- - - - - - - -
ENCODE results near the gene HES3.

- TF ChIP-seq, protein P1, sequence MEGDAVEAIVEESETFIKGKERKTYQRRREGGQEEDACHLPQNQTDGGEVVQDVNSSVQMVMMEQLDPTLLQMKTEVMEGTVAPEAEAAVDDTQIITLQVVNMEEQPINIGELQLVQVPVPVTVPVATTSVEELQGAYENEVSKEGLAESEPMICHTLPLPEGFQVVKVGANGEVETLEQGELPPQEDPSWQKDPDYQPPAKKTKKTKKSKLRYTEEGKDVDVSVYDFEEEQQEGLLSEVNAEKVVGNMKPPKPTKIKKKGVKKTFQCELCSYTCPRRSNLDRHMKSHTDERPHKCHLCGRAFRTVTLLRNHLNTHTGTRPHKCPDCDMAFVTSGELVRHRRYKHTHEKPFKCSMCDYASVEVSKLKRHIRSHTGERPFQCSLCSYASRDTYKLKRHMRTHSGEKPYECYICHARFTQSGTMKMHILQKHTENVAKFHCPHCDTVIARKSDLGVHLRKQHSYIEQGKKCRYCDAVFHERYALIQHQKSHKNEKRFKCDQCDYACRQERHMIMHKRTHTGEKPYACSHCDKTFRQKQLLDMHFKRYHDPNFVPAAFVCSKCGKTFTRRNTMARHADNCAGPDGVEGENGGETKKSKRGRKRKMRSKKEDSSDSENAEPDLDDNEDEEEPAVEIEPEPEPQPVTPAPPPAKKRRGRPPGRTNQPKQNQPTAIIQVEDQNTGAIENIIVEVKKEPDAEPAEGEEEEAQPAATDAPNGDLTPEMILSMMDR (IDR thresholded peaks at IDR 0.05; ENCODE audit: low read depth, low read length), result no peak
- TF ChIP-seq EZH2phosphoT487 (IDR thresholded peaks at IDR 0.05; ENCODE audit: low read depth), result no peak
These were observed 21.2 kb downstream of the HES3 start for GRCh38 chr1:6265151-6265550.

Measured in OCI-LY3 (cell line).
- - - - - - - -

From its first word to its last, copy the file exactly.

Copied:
ENCODE results near the gene HES3.

- TF ChIP-seq, protein P1, sequence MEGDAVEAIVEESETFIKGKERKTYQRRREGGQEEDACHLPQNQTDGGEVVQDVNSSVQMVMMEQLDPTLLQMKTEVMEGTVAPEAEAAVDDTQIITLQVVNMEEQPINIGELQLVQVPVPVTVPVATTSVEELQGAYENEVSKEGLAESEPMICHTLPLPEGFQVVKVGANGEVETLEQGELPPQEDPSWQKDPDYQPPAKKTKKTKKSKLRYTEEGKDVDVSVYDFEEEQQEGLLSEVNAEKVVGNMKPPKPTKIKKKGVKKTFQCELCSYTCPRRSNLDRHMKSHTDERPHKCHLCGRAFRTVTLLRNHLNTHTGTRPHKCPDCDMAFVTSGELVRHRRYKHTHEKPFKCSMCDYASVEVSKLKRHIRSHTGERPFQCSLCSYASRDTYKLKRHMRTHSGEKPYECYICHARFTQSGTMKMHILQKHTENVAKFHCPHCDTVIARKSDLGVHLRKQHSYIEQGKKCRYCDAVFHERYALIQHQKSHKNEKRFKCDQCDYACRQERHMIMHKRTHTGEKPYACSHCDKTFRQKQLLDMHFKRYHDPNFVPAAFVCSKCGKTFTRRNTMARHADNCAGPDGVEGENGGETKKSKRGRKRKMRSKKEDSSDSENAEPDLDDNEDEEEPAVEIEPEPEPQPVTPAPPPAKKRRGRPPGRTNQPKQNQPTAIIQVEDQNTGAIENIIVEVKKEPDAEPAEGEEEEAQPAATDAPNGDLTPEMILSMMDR (IDR thresholded peaks at IDR 0.05; ENCODE audit: low read depth, low read length), result no peak
- TF ChIP-seq EZH2phosphoT487 (IDR thresholded peaks at IDR 0.05; ENCODE audit: low read depth), result no peak
These were observed 21.2 kb downstream of the HES3 start for GRCh38 chr1:6265151-6265550.

Measured in OCI-LY3 (cell line).